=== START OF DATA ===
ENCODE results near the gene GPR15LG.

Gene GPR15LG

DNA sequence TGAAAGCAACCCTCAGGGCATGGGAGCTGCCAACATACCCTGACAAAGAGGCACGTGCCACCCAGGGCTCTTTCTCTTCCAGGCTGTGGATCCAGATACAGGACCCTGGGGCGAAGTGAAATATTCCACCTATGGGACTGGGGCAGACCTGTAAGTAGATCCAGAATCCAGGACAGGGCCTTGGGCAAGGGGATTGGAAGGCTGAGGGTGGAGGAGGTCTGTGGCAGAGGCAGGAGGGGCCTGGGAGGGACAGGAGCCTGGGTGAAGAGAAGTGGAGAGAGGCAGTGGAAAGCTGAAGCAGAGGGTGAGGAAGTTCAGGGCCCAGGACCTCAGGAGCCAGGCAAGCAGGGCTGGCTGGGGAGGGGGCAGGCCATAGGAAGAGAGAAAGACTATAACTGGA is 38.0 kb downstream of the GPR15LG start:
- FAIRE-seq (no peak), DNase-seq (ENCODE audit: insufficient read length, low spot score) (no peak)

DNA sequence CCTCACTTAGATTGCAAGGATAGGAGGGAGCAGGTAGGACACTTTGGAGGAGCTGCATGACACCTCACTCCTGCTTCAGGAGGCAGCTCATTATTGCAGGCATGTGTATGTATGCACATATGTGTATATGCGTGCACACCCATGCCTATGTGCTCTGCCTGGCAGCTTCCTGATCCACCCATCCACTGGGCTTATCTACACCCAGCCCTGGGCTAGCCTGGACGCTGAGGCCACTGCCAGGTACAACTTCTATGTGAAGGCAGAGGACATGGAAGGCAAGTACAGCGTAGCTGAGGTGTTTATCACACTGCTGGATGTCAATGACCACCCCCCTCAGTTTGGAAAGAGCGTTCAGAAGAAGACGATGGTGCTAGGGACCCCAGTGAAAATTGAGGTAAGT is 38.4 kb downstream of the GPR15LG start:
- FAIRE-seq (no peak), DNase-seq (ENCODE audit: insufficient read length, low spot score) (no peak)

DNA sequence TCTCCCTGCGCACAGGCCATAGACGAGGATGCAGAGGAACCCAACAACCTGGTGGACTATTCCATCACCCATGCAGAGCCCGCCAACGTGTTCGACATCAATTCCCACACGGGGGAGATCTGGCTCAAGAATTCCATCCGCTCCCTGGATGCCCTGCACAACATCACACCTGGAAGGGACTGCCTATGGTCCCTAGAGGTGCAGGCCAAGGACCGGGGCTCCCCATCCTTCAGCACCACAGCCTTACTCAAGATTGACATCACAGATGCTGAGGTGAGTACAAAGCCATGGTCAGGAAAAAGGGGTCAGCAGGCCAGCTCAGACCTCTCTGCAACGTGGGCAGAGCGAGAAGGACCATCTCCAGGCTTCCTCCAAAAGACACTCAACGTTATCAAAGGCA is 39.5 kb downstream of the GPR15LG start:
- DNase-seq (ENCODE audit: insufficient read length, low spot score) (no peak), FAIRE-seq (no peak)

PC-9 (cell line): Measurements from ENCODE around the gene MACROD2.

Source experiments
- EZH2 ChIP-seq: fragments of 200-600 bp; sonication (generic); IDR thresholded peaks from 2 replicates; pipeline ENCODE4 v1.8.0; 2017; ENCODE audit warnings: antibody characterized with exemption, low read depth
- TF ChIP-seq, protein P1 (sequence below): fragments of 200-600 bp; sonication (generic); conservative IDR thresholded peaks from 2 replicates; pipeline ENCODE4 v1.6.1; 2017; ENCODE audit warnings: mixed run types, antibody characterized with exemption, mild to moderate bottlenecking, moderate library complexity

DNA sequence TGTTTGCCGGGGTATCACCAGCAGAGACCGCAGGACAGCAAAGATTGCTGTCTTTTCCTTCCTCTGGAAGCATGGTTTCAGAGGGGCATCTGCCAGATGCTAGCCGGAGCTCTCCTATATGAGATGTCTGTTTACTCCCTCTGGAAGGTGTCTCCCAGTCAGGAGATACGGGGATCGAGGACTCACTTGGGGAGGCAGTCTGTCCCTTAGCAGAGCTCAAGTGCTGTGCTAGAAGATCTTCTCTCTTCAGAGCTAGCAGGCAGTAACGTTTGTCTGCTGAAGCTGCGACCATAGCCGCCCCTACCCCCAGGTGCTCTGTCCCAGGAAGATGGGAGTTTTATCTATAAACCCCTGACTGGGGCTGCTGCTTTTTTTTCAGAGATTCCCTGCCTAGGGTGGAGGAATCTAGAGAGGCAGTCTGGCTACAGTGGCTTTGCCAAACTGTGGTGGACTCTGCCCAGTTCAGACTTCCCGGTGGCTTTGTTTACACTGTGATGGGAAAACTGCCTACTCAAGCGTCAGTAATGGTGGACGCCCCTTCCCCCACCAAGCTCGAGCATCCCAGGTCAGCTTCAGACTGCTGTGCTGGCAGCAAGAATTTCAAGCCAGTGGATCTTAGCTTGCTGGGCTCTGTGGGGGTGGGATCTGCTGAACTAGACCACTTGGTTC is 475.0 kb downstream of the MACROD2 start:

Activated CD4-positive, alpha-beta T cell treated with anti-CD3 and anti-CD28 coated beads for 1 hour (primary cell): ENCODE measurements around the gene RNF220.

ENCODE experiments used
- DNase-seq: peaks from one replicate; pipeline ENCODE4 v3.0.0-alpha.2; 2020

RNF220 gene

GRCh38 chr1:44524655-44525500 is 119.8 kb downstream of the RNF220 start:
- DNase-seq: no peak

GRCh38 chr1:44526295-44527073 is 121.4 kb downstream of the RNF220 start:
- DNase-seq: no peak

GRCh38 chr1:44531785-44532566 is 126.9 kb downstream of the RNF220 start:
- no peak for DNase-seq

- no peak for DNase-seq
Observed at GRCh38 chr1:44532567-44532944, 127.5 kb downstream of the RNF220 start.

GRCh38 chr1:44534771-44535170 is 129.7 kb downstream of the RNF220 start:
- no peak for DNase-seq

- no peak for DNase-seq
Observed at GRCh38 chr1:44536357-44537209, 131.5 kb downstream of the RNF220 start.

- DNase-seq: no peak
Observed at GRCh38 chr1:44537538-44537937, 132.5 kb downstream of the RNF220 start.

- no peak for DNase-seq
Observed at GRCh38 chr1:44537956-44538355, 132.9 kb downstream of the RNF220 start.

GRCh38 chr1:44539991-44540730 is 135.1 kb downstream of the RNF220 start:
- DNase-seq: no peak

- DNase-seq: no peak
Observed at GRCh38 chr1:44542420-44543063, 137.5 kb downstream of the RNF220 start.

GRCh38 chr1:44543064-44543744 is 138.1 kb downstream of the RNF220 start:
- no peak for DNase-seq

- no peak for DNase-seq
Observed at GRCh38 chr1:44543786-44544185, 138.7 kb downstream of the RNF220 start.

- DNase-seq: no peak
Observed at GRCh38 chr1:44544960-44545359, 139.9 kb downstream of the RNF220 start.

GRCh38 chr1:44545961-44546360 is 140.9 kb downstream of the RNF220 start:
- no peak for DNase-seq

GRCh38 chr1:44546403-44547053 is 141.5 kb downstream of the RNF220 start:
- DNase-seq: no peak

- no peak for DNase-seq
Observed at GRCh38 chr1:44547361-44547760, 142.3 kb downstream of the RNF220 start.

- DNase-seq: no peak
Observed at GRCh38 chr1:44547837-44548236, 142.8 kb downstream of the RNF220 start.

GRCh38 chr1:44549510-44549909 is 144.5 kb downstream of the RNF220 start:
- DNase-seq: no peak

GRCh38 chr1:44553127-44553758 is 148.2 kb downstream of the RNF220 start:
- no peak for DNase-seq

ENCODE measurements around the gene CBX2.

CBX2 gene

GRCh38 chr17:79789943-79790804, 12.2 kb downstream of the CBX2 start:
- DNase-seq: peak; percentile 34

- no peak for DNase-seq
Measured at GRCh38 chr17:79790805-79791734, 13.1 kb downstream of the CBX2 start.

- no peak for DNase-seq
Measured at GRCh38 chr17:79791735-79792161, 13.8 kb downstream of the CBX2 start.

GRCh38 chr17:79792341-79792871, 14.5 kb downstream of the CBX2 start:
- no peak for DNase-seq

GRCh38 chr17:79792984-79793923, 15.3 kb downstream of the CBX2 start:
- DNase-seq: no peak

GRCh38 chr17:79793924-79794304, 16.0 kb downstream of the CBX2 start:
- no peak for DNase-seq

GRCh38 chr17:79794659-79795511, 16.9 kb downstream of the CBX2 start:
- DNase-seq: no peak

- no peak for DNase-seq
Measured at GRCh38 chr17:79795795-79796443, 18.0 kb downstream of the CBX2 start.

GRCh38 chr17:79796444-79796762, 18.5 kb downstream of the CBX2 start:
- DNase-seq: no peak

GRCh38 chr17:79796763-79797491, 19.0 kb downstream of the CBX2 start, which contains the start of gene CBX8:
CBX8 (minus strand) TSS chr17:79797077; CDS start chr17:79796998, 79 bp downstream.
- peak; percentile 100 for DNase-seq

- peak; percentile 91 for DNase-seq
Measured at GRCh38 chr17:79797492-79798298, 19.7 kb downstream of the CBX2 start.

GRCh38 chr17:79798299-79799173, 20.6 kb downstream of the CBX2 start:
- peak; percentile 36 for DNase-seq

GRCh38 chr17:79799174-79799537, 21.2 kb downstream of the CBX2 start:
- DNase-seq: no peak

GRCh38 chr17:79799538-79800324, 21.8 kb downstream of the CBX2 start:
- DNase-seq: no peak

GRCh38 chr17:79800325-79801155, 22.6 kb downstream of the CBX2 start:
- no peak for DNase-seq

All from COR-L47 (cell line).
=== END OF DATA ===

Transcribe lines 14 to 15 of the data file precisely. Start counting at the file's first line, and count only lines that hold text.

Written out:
Activated CD4-positive, alpha-beta T cell treated with anti-CD3 and anti-CD28 coated beads for 1 hour (primary cell): ENCODE measurements around the gene RNF220.

ENCODE experiments used